Current as of November 2017
It is almost that time of year and we thought we should again highlight the tax and Fringe Benefits Tax (FBT) side of the various Christmas benefits that may arise. With proper planning, and knowledge of the rules, you can ensure that the gifts and events don’t cost you more than they should.
The treatment of this area is quite complex but in general terms the rules for a taxable employer are as follows.
- Staff gifts such as a bottle of wine, gift basket or gift card are tax deductible and FBT exempt if the value is below $300 (inclusive of GST) per person .
- Client Gifts that do not constitute entertainment represent a valid business expense and would be deductible for tax and GST purposes and not subject to FBT.
- Christmas party and Dinner at a restaurant – this is considered as meal entertainment and will not be tax deductible or be eligible for a GST claim to the employer. FBT may be applicable if the value of the meal entertainment for each person exceeds $300 (applicable to the combined cost of both the staff and the spouse/partner of the staff). A tax deduction and GST claim can be made to the extent that FBT is paid.
- Taxi Travel to the party and home – FBT is not applicable to taxi travel where the trip either starts or ends at the workplace. The trip home from the restaurant strictly speaking is subjected to FBT, but you might be able to get an exemption by claiming the minor and infrequent benefit rule. GST can be claimed on these amounts.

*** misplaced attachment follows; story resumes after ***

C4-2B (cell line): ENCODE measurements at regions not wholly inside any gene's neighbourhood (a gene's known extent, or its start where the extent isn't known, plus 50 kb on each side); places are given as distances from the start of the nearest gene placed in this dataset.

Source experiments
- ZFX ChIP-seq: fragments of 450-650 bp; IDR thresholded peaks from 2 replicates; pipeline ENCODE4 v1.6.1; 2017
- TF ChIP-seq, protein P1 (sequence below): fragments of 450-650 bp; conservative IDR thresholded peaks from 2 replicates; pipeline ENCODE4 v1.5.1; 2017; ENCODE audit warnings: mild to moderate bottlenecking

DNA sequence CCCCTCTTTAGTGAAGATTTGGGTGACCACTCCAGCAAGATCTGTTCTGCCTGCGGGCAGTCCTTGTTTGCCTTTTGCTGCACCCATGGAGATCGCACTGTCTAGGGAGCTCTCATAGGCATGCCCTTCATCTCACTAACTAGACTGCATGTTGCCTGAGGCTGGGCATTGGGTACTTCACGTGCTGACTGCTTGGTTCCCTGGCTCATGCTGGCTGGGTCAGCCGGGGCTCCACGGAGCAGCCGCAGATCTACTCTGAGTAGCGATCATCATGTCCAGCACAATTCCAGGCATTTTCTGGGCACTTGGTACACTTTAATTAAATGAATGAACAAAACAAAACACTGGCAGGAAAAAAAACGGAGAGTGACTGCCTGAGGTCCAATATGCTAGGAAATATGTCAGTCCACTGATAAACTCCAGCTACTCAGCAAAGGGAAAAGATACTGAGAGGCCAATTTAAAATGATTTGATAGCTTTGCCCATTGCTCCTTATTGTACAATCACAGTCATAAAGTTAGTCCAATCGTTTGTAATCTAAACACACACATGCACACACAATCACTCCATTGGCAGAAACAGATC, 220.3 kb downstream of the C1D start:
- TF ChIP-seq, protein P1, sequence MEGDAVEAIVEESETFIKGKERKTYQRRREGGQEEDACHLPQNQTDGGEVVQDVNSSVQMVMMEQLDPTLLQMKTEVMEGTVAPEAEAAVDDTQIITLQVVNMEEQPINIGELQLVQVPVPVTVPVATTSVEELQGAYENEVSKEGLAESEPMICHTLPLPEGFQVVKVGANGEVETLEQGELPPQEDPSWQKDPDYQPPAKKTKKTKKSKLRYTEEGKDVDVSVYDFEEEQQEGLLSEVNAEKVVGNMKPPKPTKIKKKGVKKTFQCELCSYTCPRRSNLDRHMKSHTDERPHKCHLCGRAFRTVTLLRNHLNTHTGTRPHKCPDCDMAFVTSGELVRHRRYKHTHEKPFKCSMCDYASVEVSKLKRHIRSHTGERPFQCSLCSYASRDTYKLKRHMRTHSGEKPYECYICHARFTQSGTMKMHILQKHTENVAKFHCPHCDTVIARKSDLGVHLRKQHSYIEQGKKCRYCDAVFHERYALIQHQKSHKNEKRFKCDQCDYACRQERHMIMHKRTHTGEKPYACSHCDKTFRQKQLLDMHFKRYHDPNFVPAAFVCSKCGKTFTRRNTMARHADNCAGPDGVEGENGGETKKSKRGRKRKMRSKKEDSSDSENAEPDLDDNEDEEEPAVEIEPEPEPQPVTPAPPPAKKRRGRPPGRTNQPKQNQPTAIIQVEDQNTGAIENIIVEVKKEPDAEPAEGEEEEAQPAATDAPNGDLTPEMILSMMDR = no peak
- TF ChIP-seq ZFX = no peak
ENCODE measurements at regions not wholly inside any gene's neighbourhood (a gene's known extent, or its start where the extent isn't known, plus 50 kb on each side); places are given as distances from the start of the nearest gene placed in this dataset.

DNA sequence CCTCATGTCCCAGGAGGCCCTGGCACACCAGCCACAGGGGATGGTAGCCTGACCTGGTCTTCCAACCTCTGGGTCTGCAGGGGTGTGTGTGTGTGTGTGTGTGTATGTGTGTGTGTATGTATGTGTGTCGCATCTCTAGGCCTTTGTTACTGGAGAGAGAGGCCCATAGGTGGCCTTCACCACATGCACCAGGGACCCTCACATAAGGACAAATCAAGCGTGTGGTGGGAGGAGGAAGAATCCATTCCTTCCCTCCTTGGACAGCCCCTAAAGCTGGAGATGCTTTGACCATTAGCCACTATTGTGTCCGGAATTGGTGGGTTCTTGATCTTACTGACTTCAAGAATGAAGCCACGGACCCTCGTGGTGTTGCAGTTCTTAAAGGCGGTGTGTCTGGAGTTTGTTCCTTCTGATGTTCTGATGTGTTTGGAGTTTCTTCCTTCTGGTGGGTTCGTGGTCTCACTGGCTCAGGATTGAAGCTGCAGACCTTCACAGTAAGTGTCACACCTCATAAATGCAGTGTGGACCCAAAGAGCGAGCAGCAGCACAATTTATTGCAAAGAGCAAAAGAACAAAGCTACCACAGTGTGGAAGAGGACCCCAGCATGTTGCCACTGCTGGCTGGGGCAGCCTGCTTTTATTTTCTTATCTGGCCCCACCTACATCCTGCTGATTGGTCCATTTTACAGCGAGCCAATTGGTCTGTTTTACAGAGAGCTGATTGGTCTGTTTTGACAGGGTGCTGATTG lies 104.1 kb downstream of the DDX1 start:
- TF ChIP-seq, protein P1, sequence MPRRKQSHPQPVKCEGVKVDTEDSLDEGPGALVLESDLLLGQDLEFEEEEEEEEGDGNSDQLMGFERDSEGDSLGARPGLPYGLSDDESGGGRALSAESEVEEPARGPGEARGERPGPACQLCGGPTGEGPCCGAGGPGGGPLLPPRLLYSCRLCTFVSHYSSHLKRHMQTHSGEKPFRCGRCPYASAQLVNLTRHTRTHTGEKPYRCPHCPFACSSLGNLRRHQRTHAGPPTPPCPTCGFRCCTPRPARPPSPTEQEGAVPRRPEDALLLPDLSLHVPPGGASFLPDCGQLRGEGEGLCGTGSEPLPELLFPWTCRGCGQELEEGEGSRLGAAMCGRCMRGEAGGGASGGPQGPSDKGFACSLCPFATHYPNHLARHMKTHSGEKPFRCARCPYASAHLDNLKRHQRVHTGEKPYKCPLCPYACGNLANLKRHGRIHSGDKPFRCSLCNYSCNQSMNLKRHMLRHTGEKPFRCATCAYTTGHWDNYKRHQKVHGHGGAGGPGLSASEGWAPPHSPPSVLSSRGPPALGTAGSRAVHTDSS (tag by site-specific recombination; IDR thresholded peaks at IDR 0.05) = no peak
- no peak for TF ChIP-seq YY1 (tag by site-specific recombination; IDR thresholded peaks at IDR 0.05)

- Gifts for the boss – not deductible to employees.
- The $300 minor and infrequent benefits rule – As referred to above to be eligible for this exemption a benefit must be minor (less than $300 GST inclusive) AND infrequent.
Here at S&W we are aiming for another great Christmas function and are dressing up for the event as we normally do. Watch for the pictures in the January S & W Insight.
Don’t hesitate to contact us if you have any queries in relation to the above.
Kreston Stanley Williamson Team
*Correct as of November 2017
*Disclaimer – this article has been produced by Kreston Stanley Williamson as a service to its clients and associates. The information contained in the article is of general comment only and is not intended to be advice on any particular matter. Before acting on any areas contained in this article, it is imperative you seek specific advice relating to your particular circumstances. Liability limited by a scheme approved under professional standards legislation.